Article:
Colts Hall Of Famer Gino Marchetti Passes Away At 93

Gino Marchetti. 1926-2019

Pro Football Hall of Famer Gino Marchetti, a captain of the two-time world champion Baltimore Colts teams in 1958 and 1959 and one of the greatest defensive ends in NFL history, died Monday at the age of 93.

“Rest in peace, Gino Marchetti,” Indianapolis Colts owner Jim Irsay wrote today on Twitter. “The son of immigrants — and a veteran of the Battle of the Bulge against the Nazis — Marchetti was one of the greatest to play the game, Gino was a player who helped turn the nation's attention toward the ‘new sport’ on television.”

Marchetti — who played for the Colts from 1953 to 1964 and then again in 1966 — was considered by many as the greatest end in league history, and he was voted to the NFL’s 50th Anniversary Team in 1969 and 75th Anniversary Team in 1994.

He was elected to the Pro Football Hall of Fame in 1972, and his jersey number, 89, is one of eight retired by the Colts.

An All-NFL selection nine consecutive years and 11-time Pro Bowler, Marchetti “dominated the football field during his career in the 1950s and ‘60s as a leader of the great Baltimore Colts teams of that era,” according to this post written today by the Pro Football Hall of Fame:

“His ferocious style of play defined the character of a man who possessed a strong desire to succeed, passion, and determination that made him a great teammate,” Hall of Fame President & CEO David Baker commented. “Those same traits made him a highly successful business leader after his playing days. The legacy of Gino Marchetti’s well-lived life will forever be preserved in Canton, Ohio to serve as inspiration to future generations of fans.”

Ernest Marchetti had the somewhat normal parental fear that his son, Gino, might get hurt playing football. The protective parent advised him to "stay out of the other boys' way so that they won't hurt you."

Although every quarterback who played in the National Football League in the 1950s and early ‘60s wishes Gino had listened to his father, the 6-4, 244-pound end had not listened to his father.

Gino wound up, instead, as one of the game’s greatest and most feared defensive ends to play pro football. Marchetti, who played 13 brilliant seasons with the Colts after one season with the Dallas Texans, was a brilliant all-around defender. He was adept at stopping the running play, but best known for his vicious pass rushing techniques.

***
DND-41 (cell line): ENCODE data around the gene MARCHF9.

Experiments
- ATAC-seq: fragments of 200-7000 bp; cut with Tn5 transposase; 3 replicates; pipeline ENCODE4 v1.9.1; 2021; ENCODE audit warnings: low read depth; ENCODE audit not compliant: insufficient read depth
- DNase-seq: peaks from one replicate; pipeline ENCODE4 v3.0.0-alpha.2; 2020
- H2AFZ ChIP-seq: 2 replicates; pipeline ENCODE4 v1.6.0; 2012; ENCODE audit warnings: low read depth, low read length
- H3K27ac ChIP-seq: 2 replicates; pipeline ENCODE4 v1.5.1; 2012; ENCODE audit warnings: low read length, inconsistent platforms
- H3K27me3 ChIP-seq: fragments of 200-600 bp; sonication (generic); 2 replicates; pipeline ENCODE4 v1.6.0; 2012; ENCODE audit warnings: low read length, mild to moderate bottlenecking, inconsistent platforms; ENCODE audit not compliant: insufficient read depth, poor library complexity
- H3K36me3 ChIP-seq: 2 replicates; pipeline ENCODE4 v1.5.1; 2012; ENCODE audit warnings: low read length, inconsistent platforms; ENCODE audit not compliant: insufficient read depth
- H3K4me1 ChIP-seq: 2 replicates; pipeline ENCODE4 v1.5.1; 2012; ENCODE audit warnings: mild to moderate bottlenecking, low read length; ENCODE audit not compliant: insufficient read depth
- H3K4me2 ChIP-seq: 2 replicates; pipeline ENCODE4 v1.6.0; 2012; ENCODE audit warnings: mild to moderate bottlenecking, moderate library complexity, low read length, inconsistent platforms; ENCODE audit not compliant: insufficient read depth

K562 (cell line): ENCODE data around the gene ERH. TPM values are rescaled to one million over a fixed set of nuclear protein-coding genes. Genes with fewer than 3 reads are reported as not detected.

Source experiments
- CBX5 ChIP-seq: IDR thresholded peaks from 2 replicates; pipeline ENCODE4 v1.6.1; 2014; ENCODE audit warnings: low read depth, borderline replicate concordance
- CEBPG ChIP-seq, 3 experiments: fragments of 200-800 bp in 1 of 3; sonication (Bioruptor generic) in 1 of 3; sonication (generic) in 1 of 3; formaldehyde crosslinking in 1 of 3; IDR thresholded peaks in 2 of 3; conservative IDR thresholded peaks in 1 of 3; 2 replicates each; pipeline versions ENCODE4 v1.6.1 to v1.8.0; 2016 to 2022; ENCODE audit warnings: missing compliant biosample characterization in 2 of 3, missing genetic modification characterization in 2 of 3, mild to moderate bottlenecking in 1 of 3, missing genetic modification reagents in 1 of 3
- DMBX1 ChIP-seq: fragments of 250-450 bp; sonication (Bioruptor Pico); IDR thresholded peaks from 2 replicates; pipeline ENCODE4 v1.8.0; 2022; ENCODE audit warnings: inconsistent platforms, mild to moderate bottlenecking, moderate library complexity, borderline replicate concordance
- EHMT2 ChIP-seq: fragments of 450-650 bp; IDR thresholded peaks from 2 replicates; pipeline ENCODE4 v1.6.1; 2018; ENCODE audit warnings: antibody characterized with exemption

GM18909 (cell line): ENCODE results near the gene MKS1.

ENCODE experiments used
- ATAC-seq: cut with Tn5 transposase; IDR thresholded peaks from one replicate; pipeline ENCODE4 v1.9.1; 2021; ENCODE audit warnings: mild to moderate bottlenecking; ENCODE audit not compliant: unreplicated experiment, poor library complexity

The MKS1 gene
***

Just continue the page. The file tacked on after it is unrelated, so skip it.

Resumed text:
He was known for clean, but very hard play and he was a particular terror on third-down, obvious passing situations. When opponents double-teamed him, or sometimes even triple-teamed him, that tactic only served to make the rest of the Colts rush line more effective.

Ironically, Gino suffered the most serious injury of his career — a broken leg — in the Colts’ famous overtime victory in the 1958 NFL Championship Game that was labeled “The Greatest Game Ever Played,” at a time when his parents were watching him on television for the first time. Marchetti made a key stop that ended a New York Giants' drive and gave the Colts a chance to tie the game in regulation time. Many thought this serious injury would prematurely end Gino's shining career.

As it turned out, all it really did was prevent him from playing in a then-record eleventh consecutive Pro Bowl. Gino had already been selected for the postseason classic but he had to miss the game, the only gap in a string of Pro Bowl appearances from 1955 through 1965. Marchetti enlisted in the U.S. Army after graduating high school in the fall of 1944 and fought in the Battle of the Bulge as a machine gunner Company I, 273rd Regiment of the 69th Infantry Division.

The former defensive end had much success in business off the football field. He, along with his teammates, opened a hamburger restaurant in 1957 which later became known as Gino’s Drive In. The company continued to open restaurants in the United States. By 1978, there were 359 stores. Eventually he sold his company to Marriott Corporation.

Gino’s was distinguished for its philanthropic efforts, aimed at helping young people. Executives of the company supported many educational, cultural, recreational and athletic projects.

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